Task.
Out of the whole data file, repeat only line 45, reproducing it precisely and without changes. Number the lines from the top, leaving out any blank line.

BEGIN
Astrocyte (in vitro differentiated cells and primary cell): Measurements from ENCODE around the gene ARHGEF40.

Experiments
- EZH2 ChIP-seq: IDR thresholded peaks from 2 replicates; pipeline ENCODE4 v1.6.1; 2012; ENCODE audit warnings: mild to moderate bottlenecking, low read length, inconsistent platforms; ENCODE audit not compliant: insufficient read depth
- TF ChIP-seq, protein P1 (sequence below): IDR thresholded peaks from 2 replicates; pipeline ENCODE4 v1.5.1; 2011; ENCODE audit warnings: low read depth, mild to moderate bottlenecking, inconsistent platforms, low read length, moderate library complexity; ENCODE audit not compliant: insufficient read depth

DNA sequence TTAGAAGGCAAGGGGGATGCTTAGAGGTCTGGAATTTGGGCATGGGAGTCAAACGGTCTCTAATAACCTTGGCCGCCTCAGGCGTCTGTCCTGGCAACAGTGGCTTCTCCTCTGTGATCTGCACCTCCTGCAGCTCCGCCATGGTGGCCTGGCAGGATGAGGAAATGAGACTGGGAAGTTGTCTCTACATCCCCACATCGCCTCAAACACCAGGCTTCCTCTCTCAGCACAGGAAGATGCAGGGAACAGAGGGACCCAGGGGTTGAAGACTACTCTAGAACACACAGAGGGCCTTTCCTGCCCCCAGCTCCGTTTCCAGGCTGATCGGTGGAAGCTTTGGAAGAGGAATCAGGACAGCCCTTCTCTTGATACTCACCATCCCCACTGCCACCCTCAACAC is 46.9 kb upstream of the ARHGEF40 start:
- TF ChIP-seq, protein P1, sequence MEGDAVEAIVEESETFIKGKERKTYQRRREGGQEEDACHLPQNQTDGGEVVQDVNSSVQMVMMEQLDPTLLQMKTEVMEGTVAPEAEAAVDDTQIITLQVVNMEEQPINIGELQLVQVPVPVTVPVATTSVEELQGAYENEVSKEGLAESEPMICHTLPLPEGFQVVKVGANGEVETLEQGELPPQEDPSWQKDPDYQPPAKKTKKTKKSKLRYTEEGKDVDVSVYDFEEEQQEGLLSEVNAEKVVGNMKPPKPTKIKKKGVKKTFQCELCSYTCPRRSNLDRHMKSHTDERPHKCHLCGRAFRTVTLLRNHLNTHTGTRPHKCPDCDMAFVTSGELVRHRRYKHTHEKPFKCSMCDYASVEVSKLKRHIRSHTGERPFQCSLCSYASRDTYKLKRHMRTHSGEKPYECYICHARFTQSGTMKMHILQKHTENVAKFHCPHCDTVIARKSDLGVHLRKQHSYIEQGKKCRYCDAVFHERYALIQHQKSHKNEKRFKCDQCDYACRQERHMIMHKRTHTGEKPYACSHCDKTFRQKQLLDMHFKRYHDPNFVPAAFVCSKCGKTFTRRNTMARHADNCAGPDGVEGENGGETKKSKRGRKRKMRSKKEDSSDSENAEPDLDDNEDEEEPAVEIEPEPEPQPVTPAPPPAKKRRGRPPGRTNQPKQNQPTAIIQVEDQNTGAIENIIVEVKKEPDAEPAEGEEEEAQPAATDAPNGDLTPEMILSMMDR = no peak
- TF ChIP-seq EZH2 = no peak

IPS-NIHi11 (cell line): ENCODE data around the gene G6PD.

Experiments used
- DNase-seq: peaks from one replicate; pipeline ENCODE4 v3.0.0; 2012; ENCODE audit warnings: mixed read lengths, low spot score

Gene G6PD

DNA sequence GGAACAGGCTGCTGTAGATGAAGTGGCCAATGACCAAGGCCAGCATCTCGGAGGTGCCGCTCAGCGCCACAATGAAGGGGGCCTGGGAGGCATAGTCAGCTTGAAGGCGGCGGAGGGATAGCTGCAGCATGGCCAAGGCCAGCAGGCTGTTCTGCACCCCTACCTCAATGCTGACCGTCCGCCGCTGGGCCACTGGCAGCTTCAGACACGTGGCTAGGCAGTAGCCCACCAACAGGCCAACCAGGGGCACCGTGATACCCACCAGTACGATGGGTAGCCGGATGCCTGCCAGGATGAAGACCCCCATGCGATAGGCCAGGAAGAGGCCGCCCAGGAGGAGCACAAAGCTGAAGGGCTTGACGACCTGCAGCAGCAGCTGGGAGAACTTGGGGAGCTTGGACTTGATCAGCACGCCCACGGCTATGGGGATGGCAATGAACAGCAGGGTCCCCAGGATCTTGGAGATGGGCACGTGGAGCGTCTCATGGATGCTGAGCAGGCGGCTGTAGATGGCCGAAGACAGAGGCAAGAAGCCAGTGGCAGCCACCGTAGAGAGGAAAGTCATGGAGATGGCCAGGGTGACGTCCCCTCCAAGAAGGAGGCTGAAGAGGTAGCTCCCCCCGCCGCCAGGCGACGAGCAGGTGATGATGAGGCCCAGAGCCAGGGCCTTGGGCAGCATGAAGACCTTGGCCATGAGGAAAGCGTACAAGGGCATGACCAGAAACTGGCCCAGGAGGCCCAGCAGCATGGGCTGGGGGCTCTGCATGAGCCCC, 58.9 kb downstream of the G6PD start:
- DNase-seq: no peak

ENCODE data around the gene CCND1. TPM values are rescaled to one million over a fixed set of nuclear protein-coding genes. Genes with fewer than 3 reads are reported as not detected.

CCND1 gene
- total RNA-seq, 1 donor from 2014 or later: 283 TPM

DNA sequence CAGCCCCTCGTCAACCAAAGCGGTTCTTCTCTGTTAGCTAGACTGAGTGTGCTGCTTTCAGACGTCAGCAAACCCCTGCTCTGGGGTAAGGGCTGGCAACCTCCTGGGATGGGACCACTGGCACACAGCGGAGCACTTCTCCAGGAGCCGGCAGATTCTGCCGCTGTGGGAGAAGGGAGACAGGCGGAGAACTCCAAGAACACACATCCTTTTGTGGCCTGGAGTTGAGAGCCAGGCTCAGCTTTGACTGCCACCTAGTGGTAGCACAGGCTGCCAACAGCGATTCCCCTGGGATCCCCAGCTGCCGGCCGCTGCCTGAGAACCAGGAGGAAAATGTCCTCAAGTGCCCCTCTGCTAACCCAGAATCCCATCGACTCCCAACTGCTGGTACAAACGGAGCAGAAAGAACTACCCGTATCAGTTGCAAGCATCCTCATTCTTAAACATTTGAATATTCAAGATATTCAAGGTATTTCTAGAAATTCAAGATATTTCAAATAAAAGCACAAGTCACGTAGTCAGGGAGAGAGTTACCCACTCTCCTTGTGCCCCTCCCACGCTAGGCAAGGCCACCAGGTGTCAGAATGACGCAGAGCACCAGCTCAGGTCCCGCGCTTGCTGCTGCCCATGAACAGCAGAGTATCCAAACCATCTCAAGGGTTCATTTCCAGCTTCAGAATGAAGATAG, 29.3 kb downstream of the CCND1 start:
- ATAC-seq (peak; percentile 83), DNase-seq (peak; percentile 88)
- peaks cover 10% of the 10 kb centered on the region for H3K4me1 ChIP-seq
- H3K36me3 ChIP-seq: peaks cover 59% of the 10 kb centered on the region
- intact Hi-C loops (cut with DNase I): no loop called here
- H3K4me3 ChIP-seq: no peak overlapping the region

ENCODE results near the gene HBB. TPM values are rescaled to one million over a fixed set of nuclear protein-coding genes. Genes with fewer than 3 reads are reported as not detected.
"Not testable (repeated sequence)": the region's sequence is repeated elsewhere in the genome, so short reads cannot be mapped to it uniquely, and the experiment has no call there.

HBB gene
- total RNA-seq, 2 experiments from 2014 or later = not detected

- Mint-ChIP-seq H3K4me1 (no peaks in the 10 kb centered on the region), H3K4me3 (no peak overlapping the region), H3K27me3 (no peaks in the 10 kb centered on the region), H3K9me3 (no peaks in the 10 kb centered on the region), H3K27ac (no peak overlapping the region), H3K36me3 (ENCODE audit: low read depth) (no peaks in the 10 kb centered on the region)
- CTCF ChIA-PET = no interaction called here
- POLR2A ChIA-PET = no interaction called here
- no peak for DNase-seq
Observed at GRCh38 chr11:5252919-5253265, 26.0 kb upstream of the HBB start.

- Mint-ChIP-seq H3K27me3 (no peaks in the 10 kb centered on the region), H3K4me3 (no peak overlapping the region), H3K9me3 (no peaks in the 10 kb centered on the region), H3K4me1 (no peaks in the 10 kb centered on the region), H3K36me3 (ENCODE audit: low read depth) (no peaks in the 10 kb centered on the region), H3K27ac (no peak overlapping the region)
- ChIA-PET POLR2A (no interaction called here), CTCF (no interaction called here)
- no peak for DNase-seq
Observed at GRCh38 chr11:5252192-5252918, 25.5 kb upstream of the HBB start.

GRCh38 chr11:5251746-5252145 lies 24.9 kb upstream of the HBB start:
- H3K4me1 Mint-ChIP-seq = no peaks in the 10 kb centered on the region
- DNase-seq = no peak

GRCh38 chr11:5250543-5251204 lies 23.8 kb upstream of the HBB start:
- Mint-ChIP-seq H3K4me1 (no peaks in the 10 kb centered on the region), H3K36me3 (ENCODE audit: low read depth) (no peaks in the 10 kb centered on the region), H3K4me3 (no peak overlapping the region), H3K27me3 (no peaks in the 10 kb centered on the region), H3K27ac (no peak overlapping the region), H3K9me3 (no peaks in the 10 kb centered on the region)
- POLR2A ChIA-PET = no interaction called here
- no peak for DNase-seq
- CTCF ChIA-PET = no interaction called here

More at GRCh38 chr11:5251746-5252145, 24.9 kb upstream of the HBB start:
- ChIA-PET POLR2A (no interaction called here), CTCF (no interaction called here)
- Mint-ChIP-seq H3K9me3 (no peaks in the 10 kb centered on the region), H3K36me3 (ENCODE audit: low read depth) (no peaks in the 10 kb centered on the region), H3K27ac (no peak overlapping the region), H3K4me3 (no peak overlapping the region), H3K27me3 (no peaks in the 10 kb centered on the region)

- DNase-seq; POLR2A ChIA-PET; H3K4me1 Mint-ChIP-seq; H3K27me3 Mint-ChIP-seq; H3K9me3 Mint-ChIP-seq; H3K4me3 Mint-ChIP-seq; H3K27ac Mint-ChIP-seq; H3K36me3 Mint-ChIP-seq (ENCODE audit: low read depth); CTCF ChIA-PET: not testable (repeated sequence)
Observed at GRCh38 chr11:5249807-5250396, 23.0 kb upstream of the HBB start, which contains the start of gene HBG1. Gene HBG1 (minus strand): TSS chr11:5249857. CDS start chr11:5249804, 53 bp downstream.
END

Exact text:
- ChIA-PET POLR2A (no interaction called here), CTCF (no interaction called here)